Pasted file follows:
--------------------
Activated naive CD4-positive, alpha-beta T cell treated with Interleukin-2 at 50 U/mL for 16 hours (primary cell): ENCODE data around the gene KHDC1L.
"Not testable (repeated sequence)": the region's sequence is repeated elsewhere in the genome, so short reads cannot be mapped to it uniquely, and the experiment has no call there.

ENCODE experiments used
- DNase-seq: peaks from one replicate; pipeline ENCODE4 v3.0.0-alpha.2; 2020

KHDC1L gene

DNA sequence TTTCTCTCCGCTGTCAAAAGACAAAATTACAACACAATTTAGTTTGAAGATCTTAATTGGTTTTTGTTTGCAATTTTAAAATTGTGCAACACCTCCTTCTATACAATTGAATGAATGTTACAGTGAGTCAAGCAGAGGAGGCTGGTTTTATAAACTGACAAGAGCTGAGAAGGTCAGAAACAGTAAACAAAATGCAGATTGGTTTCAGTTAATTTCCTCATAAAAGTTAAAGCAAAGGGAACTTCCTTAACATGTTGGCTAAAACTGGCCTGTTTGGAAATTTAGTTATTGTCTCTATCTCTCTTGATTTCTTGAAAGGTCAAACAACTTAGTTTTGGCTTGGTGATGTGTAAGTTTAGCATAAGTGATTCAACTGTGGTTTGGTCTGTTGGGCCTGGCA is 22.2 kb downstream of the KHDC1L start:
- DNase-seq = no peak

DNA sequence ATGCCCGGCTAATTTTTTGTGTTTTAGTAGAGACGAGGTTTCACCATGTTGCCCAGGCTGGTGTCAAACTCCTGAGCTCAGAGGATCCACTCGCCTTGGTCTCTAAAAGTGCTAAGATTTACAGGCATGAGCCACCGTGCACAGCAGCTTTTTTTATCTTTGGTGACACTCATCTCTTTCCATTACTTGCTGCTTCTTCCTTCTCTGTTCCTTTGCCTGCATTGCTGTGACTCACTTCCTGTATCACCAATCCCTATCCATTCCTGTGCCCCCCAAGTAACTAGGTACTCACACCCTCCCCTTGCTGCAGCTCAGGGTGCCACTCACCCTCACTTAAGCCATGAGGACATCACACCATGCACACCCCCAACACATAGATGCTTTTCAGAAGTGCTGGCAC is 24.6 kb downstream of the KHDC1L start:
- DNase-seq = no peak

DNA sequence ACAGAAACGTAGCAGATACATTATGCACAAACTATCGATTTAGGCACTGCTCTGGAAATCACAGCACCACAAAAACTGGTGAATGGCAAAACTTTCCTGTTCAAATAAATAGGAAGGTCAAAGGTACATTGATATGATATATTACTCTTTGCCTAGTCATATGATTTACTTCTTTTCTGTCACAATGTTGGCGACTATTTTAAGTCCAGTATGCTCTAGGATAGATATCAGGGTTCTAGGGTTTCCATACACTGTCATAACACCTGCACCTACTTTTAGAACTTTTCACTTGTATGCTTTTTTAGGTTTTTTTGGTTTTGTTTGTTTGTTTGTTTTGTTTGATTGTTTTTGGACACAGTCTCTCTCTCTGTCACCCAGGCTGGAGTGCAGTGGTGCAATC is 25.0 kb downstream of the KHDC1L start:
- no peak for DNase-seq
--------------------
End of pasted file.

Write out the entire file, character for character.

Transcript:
Activated naive CD4-positive, alpha-beta T cell treated with Interleukin-2 at 50 U/mL for 16 hours (primary cell): ENCODE data around the gene KHDC1L.
"Not testable (repeated sequence)": the region's sequence is repeated elsewhere in the genome, so short reads cannot be mapped to it uniquely, and the experiment has no call there.

ENCODE experiments used
- DNase-seq: peaks from one replicate; pipeline ENCODE4 v3.0.0-alpha.2; 2020

KHDC1L gene

DNA sequence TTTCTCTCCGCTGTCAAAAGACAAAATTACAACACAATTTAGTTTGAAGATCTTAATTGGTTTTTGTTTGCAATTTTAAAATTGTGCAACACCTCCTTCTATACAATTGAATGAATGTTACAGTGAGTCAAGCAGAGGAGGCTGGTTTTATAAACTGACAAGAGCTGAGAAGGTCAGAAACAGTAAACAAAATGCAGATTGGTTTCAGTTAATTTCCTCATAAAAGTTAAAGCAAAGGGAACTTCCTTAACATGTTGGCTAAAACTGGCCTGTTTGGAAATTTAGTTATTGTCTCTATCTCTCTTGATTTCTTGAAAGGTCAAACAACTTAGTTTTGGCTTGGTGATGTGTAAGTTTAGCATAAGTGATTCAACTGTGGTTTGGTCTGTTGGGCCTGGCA is 22.2 kb downstream of the KHDC1L start:
- DNase-seq = no peak

DNA sequence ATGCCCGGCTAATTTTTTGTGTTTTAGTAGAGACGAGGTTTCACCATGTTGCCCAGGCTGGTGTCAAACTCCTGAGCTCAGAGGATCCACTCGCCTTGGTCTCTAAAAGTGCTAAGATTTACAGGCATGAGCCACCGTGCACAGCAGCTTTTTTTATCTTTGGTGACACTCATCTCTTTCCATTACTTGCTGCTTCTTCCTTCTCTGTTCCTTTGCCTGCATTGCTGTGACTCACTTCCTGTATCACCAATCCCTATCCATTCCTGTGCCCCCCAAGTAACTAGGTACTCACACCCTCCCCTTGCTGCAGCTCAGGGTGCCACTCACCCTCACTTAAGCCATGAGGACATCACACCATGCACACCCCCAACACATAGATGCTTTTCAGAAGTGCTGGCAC is 24.6 kb downstream of the KHDC1L start:
- DNase-seq = no peak

DNA sequence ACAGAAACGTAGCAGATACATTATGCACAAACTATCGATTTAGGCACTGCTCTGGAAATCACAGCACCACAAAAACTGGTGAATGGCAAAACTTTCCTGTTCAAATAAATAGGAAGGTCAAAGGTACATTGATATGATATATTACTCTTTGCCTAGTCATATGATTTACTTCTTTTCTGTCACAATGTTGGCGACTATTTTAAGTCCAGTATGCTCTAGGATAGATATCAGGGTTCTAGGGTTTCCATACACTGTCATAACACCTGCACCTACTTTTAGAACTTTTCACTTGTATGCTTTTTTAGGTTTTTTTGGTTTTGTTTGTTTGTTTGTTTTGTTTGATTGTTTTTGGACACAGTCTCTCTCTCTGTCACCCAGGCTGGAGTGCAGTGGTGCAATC is 25.0 kb downstream of the KHDC1L start:
- no peak for DNase-seq